Previously, CGIAR and the International Food Policy Research Institute (IFPRI) supported the Government of Ethiopia’s energy strategy by assessing the potential of renewable energy technologies in the country’s energy mix. New linkages focus on accelerating access to clean energy technologies by farmers and on improving gender equity. The National Electrification Program calls for clean energy for improving agricultural productivity, for targeted assistance to safety net beneficiaries, and for ensuring gender equality in access to electricity services.

How can you use NEXUS Gains research in your work?

NEXUS Gains helps us identify entry points for gender equality through improved energy access through the development of rural energy technologies. Until now, there had been close to no information and no metrics on how women and men benefit from different energy sources and technologies. NEXUS Gains has identified two types of metrics and ways to better reach women in rural areas in support of the National Electrification Program goals.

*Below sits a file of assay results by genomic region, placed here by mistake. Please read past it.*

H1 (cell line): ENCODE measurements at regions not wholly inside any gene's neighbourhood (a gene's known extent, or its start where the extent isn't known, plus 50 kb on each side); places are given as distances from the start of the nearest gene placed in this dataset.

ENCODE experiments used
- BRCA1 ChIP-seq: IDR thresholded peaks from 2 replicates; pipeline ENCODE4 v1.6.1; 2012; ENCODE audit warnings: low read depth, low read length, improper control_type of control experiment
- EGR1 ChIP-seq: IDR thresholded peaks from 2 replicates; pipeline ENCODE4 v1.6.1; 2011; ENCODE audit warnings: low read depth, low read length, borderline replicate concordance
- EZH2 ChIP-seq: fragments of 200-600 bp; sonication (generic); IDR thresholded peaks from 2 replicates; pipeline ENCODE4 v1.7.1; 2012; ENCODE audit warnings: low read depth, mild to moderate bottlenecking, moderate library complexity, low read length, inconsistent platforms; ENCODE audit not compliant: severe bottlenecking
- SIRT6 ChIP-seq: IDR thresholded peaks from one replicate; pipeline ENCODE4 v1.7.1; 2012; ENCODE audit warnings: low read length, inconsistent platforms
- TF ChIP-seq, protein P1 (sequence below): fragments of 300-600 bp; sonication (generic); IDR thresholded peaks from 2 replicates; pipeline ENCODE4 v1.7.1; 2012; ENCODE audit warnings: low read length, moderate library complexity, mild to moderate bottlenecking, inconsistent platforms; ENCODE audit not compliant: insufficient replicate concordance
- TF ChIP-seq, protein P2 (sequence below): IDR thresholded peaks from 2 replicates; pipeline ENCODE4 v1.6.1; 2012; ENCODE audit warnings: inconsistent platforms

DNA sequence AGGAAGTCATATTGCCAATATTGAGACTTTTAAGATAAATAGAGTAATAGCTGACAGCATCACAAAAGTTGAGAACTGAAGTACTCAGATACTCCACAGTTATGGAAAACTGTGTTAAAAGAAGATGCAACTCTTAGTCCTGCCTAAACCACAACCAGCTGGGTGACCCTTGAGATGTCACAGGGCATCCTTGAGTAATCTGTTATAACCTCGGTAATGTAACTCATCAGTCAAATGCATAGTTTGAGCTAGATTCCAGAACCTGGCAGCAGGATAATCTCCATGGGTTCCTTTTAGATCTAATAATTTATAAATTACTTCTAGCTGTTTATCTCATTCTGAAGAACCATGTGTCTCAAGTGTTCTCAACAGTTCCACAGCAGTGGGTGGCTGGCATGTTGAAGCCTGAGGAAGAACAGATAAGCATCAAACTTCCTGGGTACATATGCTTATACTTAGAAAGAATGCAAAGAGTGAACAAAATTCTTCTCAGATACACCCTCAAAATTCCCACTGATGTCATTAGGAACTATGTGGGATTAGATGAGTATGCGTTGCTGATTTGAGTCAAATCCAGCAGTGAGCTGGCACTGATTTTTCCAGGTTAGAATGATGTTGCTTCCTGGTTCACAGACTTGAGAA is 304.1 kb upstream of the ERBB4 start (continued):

Nabil Ishak

What is your role with Solar Development PLC?

I lead several private sector enterprises that work to accelerate the diffusion of solar energy technologies in Ethiopia. While most of our sales are for solar-roof systems in urban Addis Ababa, and the implementation of electrification projects for institutions such as health facilities and schools, we are looking for ways to bring more solar energy technologies for productive uses into the reach of rural people with a special focus on women and youth. We identify the needs of the women and youth by encouraging them to get involved in the initial stages of our market development studies before we seek solutions.